In my own ministry I have struggled with the challenges of Christian discipleship.  There are, of course, the typical frustrations - the spiritual inertia of people who simply aren't that interested in a more committed discipleship, the difficulties that arise when trying to keep people engaged with spiritual growth, and so on.  On many levels it has felt as though there was no way of breaking through to a church that saw genuine discipleship.  This frustration has been compounded by a simple observation - these people want to grow in their discipleship.  So, what's the problem?

I admit that this can be an oversimplified situation, for we could easily say that those who want to grow will engage in the process of growth.  But that is like saying that everyone who wants to diet and exercise will simply do it without distraction or set back.  Or, that everyone who wants to give up smoking, drugs or alcohol can simply make the choice and walk in a different direction.  Some actually can do these things, but most cannot.  It is more complicated that that.

One aspect that I see among those in my context is that they have not been adequately prepared for the demands of discipleship.  Ours is a congregation that was flourishing in many ways just ten-to-fifteen years ago, but which had a major breakdown and implosion that started about two years before I came to town (and it has continued to settle down in four of the five years which I have been here).  When examining the spiritual state of this congregation I see a people who desire to be disciples of Jesus, but who have struggled with getting off the ground in many respects.  My conclusion is that they have not been introduced to the demands of discipleship.

Sure, many of our current folks participated in the days when there was a lot of people and a lot of activity.  They were part of the 'good-old-days' when our congregation had a well-established name for itself in the community and the denomination.  But if we have arrived at this point in time, without an understanding of what it means to grow as a disciple, then what was going on in this previous era of our church?

I believe that many (if not most) of our folks were sold a Christianity that was filled with what Bonhoeffer called cheap grace.  Somewhere along the way, between building a 'successful church' and maintaining one, the demands of the gospel were largely forgotten.  This directly resulted in the many divisions and internal arguing that plagued this congregation, but which also kept individuals from looking forward to the possibilities of growing in the faith.  Even though our specific circumstances might be unique, I am afraid to say that the shallowing of discipleship in the name of 'successful churches' is widespread in our modern evangelicalism.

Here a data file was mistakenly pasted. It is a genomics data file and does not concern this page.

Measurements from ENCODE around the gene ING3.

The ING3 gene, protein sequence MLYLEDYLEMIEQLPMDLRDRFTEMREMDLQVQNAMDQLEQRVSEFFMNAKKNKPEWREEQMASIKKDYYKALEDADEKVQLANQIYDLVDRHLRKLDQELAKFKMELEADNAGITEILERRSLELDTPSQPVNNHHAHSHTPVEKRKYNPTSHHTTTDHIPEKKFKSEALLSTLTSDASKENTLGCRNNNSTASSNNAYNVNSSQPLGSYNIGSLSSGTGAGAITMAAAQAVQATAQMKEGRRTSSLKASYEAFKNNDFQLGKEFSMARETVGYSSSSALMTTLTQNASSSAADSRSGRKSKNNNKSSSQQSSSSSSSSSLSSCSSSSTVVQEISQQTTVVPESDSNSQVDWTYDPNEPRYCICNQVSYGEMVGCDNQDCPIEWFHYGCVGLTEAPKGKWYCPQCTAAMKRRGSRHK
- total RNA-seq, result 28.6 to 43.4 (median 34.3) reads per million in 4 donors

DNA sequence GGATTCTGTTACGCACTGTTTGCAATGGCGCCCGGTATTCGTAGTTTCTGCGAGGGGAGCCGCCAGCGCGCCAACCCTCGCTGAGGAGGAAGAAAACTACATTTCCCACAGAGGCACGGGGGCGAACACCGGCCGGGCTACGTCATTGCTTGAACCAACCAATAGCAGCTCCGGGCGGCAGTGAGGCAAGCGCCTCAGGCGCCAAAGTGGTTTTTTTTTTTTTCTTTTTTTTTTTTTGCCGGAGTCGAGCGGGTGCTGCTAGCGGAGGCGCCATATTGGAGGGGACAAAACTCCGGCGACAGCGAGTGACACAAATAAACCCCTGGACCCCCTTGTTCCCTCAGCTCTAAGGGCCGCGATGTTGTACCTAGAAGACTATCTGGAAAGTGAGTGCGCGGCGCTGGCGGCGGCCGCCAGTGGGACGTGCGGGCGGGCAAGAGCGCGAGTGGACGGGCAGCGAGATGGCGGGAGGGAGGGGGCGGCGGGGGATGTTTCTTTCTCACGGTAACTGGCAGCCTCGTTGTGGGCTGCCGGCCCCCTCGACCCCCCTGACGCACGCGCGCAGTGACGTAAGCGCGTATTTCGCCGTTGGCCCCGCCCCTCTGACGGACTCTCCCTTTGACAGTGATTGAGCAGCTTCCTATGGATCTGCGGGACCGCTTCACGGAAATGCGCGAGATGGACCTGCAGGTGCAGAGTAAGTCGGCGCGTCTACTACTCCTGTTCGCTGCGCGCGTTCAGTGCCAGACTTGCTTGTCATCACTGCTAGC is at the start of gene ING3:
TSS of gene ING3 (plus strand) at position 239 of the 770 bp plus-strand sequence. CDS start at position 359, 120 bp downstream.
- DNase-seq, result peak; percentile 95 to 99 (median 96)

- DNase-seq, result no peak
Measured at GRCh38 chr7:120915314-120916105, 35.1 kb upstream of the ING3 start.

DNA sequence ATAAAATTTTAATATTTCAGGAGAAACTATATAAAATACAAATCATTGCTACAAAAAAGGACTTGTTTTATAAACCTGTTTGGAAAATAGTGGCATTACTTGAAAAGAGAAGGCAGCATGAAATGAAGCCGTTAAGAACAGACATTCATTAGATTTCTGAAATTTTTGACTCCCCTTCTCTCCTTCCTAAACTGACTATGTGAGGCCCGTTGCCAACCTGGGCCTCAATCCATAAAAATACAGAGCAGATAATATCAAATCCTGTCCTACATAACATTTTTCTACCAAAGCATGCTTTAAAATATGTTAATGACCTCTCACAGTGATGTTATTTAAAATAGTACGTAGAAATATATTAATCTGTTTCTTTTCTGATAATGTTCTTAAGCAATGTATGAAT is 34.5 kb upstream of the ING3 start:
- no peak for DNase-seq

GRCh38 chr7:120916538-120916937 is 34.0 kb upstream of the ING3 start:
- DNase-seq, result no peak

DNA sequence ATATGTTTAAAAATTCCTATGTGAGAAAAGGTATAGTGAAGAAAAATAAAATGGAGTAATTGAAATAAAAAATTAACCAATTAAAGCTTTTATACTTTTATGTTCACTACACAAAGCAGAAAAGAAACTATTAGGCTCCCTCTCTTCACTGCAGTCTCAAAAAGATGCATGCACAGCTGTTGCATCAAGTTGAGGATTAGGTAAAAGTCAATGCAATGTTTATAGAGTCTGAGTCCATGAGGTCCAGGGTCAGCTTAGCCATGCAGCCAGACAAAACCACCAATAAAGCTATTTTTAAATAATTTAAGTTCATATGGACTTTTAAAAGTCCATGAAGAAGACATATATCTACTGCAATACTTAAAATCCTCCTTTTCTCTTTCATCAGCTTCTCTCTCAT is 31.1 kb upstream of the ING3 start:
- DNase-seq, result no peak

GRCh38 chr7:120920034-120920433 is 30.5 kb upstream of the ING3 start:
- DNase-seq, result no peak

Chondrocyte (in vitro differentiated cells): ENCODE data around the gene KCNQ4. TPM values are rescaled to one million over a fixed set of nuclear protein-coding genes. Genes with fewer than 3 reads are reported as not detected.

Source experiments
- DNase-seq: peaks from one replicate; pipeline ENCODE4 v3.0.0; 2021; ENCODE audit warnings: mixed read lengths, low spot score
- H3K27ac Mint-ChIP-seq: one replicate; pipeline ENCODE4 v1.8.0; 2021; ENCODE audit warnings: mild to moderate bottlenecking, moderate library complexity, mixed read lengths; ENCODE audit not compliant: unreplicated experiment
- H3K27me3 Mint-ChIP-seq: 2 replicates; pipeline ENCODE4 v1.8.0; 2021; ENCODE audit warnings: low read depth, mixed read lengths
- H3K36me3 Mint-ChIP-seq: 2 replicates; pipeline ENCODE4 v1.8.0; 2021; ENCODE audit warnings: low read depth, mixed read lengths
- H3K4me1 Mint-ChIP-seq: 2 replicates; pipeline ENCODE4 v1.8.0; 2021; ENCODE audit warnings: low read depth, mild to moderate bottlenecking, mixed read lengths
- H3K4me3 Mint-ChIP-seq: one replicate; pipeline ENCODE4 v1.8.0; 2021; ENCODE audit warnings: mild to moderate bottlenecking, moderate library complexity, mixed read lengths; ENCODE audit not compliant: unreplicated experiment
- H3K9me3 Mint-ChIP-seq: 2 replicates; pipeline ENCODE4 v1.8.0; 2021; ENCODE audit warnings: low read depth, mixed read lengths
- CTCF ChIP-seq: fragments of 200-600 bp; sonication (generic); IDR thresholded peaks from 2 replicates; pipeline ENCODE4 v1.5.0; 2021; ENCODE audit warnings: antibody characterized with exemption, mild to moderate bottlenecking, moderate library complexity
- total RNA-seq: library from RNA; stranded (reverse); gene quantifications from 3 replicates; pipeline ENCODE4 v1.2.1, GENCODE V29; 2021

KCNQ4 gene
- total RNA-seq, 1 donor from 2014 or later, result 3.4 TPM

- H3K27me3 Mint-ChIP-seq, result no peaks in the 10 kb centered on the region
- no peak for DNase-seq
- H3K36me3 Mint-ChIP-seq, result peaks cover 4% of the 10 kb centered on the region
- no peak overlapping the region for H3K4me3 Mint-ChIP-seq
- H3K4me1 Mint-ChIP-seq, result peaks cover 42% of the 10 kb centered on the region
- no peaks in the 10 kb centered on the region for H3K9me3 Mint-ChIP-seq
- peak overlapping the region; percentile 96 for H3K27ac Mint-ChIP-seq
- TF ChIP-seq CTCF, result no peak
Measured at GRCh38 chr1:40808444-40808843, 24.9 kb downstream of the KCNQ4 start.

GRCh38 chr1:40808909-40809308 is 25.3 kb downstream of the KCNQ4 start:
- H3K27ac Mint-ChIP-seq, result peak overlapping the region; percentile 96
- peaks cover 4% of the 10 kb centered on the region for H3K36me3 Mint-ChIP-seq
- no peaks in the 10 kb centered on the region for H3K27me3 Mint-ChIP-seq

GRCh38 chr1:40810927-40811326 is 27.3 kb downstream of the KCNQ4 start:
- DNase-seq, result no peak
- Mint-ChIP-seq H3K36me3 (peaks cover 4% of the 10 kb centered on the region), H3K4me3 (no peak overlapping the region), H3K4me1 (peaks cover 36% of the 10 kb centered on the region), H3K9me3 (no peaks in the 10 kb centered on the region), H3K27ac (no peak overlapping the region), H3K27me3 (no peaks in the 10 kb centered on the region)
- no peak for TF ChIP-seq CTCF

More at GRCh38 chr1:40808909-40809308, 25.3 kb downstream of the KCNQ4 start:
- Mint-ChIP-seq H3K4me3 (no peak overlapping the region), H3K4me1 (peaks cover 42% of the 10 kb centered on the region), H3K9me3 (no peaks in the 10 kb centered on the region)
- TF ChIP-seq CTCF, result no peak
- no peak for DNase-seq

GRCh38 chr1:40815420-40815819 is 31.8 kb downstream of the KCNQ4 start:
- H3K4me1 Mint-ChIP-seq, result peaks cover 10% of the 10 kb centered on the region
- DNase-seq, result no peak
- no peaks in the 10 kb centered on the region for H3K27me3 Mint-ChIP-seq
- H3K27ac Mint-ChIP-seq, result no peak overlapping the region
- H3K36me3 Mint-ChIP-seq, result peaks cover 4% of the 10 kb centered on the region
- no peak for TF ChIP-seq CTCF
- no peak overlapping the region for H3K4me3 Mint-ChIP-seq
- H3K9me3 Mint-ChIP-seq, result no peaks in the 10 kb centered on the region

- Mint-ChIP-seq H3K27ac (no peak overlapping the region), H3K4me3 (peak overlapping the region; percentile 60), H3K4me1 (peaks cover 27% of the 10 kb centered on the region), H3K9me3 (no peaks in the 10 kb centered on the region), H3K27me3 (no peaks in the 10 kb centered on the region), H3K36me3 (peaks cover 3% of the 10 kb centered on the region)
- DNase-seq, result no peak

Having come to this realization, the next step has been to prepare disciples for discipleship.  What does this entail?  Well, that depends on the individual.  Some of our folks need to unlearn their previous conceptions of what a church ought to be, while others have simply never been introduced to the concept of discipleship (as though the Christian faith could exist without it).  This congregation is looking for a demonstration of God's love, the realization that it will be a life-demanding challenge, and the assurance that it will be worth the journey.

Of course, this is all part of the process of knowing your community of faith and working to make people more committed disciples of Jesus from the place where they are.  On that end, this is far from a revolutionary thought.  However, identifying and removing these barriers are vital to making a highway in the wilderness on which our God will come and meet with us.